Grant

From Mendelian Randomization to Hypothesis Free Causal Inference

Funder: Medical Research Council

Dimensions: grant.3560505

Research Organisations

Abstract

Obtaining reliable evidence on causes of disease and influences on disease progression is problematic, since many other factors than the ones under study may influence the outcomes. Using genetic variants that mimic potentially modifiable factors that may cause disease or influence its course has become a widely-used approach to improving such understanding. Known as “Mendelian randomization” the methodology is still under development. This programme of work will contribute to strengthening the reliability of the approach, and, in particular, investigate the application to identifying treatments for existing disease. Technical Summary Scientific abstract Background: The MRC Integrative Epidemiology Unit (MRC-IEU) has pioneered the Mendelian randomization (MR) approach, which is now showing exponential growth in terms of breadth of application and number of publications. This has been fuelled by the coalescence of four trends (1) the rapid increase in the number of identified genetic variants related to exposures of interest to clinical investigators; (2) the maturation of UK Biobank and other large-scale population studies with accessible data, including from genome wide association study (GWAS) analysis; (3) the expansion in available data from GWAS consortia; and (4) the popularization of 2-sample MR analyses (2SMR), which allow causal estimates to be made from summary level data. We have developed a range of new methods that allow stronger inference to be drawn from MR studies and released a platform (MR-Base) for high-throughput 2SMR analysis. Both have been rapidly taken up by the scientific community. Our aims will considerably expand the range of questions that MR can address, include: Aim 1: To increase the clinical utility of MR by conducting studies of disease progression, which will provide MR evidence that speaks directly to disease treatment Aim 2: To develop approaches that subject the MR assumptions to further scrutiny through negative controls and the assessment of pleiotropy, together with developing structural equation modelling as a flexible strategy for analysis of MR studies Aim 3: To conduct MR studies in family based data, which provides additional robustness checks, and allows estimation of maternal and paternal influences on offspring outcomes Methods: The three aims will be advanced in parallel, within a programme that will utilise simulation, substantive analysis, replication and triangulation of evidence. Translation will be facilitated by the new NIHR Bristol Biomedical Research Centre (Davey Smith Scientific Director) and through expanding our collaborations with industry.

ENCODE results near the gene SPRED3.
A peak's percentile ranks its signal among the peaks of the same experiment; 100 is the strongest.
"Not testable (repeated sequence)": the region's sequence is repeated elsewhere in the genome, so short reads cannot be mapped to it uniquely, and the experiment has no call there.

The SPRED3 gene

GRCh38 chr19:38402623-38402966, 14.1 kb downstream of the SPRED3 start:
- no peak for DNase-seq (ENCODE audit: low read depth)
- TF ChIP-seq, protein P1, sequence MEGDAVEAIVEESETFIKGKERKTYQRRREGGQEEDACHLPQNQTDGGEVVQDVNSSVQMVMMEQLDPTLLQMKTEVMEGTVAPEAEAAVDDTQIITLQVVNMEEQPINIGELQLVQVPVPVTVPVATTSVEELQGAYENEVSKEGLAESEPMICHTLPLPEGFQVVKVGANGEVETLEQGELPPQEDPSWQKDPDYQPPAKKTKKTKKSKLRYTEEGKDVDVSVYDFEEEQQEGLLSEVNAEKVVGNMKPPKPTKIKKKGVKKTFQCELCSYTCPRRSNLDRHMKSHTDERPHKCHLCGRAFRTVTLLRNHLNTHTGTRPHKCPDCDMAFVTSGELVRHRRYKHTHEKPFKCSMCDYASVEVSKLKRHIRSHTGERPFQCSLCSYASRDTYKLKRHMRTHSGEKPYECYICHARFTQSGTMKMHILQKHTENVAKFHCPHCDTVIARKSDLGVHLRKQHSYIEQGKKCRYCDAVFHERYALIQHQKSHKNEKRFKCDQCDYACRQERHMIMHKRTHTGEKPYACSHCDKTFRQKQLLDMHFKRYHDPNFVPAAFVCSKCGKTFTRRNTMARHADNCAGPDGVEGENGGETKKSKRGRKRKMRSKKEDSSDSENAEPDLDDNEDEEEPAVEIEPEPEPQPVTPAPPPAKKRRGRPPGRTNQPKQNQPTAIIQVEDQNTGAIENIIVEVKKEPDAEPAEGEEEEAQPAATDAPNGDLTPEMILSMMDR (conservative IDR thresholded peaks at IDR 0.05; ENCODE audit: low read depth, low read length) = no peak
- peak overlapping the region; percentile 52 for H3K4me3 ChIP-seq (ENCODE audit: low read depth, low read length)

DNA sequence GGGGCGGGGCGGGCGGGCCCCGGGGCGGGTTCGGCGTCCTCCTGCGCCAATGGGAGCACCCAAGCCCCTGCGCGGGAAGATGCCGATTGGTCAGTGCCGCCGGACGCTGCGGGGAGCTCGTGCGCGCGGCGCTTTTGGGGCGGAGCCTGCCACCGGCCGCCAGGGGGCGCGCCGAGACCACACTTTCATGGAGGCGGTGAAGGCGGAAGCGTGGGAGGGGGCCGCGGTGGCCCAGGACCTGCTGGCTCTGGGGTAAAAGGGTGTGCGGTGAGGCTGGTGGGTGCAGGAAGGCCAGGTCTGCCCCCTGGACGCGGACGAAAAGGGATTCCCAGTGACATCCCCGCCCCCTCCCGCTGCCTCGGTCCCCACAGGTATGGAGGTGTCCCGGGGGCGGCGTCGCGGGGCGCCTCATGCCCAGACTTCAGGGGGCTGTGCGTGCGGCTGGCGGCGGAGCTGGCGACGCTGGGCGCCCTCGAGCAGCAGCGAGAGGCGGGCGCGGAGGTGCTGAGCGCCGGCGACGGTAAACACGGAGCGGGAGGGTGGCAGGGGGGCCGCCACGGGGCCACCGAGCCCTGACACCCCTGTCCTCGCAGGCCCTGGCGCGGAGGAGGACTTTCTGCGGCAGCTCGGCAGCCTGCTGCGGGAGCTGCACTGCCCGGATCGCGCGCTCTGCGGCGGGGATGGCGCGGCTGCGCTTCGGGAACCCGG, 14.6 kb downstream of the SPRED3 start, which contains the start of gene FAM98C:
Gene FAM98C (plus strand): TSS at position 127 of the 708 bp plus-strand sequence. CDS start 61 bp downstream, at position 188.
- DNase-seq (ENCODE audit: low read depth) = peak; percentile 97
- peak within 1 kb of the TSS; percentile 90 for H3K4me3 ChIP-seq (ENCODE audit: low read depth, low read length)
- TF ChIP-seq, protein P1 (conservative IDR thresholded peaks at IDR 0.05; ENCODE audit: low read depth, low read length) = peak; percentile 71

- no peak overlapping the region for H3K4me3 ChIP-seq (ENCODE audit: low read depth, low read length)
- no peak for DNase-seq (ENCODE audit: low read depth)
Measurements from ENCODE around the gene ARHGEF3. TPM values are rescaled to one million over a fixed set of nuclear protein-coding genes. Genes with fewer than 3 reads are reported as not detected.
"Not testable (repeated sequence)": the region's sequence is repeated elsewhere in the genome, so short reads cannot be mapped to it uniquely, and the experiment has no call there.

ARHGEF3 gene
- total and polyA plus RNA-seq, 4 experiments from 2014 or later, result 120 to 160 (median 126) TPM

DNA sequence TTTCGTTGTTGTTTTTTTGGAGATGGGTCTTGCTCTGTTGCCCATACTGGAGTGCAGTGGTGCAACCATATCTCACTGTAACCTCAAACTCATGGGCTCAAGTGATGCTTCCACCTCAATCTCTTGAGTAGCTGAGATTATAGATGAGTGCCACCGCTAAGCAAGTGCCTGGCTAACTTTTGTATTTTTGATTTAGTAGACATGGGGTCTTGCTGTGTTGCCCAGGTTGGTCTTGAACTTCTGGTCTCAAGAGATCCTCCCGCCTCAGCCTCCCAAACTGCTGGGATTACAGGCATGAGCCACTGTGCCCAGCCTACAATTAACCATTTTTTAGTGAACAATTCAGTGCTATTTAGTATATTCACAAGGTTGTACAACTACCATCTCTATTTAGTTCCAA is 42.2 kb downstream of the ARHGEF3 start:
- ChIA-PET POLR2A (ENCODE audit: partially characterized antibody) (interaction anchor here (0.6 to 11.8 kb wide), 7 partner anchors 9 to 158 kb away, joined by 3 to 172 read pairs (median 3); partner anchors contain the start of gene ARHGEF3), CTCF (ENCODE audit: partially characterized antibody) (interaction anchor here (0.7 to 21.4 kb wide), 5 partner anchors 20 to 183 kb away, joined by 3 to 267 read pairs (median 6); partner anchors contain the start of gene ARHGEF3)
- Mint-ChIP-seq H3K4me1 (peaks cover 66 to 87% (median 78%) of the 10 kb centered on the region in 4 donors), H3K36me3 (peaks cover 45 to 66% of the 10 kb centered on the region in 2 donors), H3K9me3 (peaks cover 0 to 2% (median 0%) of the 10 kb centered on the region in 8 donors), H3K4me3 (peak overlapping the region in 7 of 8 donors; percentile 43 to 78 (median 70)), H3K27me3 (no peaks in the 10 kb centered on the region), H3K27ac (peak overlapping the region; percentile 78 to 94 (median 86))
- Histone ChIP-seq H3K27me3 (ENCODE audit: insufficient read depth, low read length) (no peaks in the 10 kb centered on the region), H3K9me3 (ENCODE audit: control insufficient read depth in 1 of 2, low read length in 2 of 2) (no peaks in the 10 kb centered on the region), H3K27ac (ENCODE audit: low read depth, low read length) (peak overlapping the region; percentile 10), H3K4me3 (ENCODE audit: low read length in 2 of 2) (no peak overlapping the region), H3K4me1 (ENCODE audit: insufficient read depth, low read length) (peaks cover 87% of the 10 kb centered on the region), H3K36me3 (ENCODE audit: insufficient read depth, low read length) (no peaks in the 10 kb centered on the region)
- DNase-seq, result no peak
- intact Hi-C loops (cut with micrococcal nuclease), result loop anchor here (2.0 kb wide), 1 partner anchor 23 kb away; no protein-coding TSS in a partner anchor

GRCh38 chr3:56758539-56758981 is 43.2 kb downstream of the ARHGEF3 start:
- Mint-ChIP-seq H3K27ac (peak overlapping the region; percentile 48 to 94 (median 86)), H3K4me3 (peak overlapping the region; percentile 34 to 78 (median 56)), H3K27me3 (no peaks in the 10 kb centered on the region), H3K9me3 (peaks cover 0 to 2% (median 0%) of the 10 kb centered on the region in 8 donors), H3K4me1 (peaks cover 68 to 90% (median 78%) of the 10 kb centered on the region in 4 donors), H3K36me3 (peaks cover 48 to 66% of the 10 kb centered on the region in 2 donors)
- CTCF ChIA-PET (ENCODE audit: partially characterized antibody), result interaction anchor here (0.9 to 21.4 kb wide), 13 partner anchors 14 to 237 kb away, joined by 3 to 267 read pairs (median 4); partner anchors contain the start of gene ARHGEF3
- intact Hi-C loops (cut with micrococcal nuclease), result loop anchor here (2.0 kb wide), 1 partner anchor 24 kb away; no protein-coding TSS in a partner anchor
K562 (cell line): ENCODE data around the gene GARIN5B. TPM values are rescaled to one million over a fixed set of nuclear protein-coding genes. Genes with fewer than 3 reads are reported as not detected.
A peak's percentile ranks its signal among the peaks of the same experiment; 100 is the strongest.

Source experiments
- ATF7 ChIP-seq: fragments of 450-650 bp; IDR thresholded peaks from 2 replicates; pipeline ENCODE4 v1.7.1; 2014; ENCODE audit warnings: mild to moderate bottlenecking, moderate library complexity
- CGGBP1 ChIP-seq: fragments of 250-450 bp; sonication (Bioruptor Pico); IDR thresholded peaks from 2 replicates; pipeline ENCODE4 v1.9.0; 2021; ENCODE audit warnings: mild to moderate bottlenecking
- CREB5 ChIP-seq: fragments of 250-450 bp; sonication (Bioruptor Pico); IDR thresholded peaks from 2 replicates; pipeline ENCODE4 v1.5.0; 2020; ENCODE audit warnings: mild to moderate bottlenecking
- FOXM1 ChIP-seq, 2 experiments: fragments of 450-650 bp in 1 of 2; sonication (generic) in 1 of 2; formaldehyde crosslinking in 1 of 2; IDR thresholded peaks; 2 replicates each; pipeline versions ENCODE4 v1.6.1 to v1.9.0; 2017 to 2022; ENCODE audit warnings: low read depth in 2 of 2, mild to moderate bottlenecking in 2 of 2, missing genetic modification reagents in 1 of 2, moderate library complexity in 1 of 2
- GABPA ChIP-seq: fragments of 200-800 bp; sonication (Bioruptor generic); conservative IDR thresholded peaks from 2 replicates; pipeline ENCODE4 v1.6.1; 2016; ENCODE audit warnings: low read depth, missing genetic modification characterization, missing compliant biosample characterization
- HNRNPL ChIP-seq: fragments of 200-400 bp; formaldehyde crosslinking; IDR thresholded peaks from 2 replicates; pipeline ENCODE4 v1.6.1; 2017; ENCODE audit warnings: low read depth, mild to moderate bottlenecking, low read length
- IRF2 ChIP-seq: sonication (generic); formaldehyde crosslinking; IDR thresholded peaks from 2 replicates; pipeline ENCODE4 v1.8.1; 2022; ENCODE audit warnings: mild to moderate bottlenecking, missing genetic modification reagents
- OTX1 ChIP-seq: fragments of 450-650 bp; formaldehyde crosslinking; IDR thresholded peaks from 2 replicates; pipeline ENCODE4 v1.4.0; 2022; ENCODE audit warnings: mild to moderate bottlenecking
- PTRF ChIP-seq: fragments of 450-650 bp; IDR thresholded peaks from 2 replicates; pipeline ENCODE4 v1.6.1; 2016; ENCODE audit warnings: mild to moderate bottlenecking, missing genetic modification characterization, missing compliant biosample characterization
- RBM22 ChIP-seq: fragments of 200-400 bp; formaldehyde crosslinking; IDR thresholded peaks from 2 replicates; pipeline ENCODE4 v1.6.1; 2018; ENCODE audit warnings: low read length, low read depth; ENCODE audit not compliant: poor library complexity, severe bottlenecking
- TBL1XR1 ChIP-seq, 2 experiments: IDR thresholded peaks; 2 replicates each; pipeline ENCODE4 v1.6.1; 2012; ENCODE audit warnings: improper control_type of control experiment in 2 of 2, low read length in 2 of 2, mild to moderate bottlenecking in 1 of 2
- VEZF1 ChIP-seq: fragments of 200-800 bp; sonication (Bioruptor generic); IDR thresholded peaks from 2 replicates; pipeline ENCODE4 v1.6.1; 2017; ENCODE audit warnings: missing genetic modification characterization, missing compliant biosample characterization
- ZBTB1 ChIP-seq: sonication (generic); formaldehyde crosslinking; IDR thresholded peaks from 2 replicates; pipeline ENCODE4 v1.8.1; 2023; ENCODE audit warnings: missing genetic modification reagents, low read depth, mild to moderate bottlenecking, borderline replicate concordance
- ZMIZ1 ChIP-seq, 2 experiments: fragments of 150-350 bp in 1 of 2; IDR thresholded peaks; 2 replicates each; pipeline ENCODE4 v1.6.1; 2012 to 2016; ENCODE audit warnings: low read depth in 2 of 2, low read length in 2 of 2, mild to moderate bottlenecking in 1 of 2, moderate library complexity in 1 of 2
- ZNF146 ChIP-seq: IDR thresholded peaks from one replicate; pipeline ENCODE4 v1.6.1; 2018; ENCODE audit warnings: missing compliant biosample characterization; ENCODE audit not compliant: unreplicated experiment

Resulting publications

Funding information

Funding period: 2013-2018

Funding amount: EUR 2449427

Grant number: MC_UU_12013/1

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